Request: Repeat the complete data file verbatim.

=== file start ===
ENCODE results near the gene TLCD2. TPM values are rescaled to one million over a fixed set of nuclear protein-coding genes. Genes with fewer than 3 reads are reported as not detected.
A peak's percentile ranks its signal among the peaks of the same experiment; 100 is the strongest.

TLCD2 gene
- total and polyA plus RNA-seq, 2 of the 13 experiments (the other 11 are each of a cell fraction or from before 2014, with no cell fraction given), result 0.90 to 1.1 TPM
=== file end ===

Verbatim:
ENCODE results near the gene TLCD2. TPM values are rescaled to one million over a fixed set of nuclear protein-coding genes. Genes with fewer than 3 reads are reported as not detected.
A peak's percentile ranks its signal among the peaks of the same experiment; 100 is the strongest.

TLCD2 gene
- total and polyA plus RNA-seq, 2 of the 13 experiments (the other 11 are each of a cell fraction or from before 2014, with no cell fraction given), result 0.90 to 1.1 TPM